Q: By way of my parents will I have 1/4 ownership of this home that I reside in. My mother has passed away and my father is in assisted care because of dementia my siblings are trying to sell this house worried about future Medical need for my dad who is 91 years old. I want to purchase this home but they’re not giving me enough time to get my credit in order. How can I prevent this transaction from happening or what can I do at this point? This has been my family home for 60 years I do not want to sell. I want to keep it and keep it in the family for my child and my grandchildren. (Pleasant Hills, PA)
A: I assume you mean your parent’s will and not their “living will”? Your 1/4 ownership does not kick in until your father dies. I will assume your father took full title when your mother passed. If the siblings are acting under a valid POA, and these medical needs are legitimate, they can sell the house. In that case, you need to get moving on finding a lender. If there is no POA in place and your father is incompetent, they would need to file for one of them to be his guardian in order to have legal authority to sell this home. This would give you more time. In any event, get moving and find a lender.
Q: My sister and I have had joint POA since 2013, but not immediate. We have never exercised any POA. I have been taking care of her, although she is in an “independent living” place. I do her finances, her shopping…she should not be alone any more, as her health and mental condition are both deteriorating. She cannot live with me. My sister and her husband are willing to have her move in with them in another state, until a nursing home or hospice is the only option. She does not want to go, but at this point it cannot be her choice anymore. Ten years of my life are gone. (West Mifflin, PA)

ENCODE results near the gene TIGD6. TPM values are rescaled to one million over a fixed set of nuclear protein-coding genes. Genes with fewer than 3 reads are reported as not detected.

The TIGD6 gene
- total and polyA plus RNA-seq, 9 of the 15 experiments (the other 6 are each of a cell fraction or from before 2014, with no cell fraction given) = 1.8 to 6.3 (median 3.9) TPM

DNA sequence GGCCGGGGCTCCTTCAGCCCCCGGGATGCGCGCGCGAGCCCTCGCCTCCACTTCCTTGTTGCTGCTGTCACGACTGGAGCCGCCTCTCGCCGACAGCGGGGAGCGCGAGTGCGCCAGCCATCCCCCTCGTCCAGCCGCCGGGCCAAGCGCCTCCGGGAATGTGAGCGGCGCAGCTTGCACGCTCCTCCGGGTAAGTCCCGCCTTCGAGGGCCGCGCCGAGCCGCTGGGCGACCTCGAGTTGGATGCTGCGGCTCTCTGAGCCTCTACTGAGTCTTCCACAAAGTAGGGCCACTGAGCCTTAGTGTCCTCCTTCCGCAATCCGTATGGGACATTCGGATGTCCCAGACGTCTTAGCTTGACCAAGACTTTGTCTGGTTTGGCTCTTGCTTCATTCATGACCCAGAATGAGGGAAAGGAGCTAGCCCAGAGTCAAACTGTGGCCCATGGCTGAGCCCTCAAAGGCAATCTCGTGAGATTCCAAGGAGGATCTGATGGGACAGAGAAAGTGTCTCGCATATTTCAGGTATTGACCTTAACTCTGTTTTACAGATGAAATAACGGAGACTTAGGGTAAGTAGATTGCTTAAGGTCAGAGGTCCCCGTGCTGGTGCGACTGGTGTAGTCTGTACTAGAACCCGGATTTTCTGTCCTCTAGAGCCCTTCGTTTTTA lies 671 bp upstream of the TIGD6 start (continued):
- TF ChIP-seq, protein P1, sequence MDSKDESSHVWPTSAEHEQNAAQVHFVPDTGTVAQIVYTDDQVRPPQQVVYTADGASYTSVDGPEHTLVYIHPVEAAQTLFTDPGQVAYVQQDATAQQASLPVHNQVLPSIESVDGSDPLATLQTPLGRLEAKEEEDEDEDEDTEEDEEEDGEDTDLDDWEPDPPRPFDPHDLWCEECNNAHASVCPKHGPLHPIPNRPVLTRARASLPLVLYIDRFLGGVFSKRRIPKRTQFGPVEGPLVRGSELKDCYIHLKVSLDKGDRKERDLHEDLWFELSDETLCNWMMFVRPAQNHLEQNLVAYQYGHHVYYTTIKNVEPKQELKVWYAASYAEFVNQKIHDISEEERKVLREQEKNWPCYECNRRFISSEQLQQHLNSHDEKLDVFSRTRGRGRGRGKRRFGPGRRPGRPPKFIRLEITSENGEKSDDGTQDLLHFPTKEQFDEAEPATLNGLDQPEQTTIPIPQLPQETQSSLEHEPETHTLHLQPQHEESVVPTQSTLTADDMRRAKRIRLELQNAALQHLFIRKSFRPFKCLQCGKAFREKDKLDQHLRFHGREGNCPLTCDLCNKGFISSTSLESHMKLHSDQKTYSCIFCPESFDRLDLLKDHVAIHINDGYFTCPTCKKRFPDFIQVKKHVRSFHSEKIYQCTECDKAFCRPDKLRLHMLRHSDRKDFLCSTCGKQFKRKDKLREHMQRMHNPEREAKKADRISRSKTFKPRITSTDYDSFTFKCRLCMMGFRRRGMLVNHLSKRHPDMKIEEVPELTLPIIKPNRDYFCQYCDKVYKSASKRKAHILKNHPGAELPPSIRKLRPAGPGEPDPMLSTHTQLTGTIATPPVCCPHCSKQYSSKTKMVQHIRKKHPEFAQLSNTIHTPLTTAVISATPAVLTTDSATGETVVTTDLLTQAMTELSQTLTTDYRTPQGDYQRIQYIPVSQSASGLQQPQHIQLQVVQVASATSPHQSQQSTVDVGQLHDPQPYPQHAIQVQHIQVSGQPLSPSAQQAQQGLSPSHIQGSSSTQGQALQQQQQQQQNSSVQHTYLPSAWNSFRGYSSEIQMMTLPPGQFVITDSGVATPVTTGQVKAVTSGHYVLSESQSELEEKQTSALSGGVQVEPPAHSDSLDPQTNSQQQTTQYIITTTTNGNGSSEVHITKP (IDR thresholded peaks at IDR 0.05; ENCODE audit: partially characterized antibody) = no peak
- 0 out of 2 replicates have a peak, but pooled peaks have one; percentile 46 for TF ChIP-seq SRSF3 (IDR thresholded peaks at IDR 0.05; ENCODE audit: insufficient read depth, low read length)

A: This is a difficult situation. If your mother is deemed to be incompetent to manage her own affairs, you can file to be appointed her guardian. Until then, she can make her own decisions. You really need to sit down with a lawyer who handles guardian work and share all the facts.
Q: My mother has her boyfriend as her power of attorney. She has become ill but can very much speak on her own behalf and make her own decisions. The boyfriend is not allowing her to have a choice in any decision from what clothes she needs to wear to which credit card to use for a purchase to what she feels like eating for breakfast. He speaks to her as if she is a child and threatens to take things away if she doesn’t do what she’s told. I need to know what steps come first in this case for me to follow. (Pleasant Hills, PA)
A: More information is needed for me to understand the entire picture, but I can give you some general advice. A Power of Attorney can be revoked in writing by the Principal. If your mother is competent, she can sign a written revocation of the POA and have the revocation delivered to any financial institution, hospital or entity in which the POA may be on file or who may have relied on it. It needs to be your mother’s wish to revoke the POA. If she is conflicted because of her relationship with this man, you may want to investigate other measures, such as a guardianship. If that is the case, I suggest that you take her to an attorney and if she resists, consult with one yourself.
Q: My father had a massive stroke two weeks ago and my mother has basically taken over the entire situation. He is not well, and needs someone to assist with his care and recovery, not hinder it. She does not allow him to talk for himself, she has told us all to leave them alone and that she is taking care of him. She recently returned from a two year “vacation” in Arizona, because that was what was best for her. I have two other siblings who feel the same way about the situation and we are wondering where we may stand. From a legal standpoint, do we have any footing to get her removed from the situation? (Greensburg, PA)
A: A complicated situation. If he is competent, you can have him sign a financial and medical Power of Attorney to you or another sibling. However, if he is not competent, or if the POA causes such a conflict with your mother that it creates problems for service providers, you may need to file to be his guardian. My suggestion is to have a comprehensive consultation with an elder law attorney as many more facts are needed to determine precisely how to deal with the situation.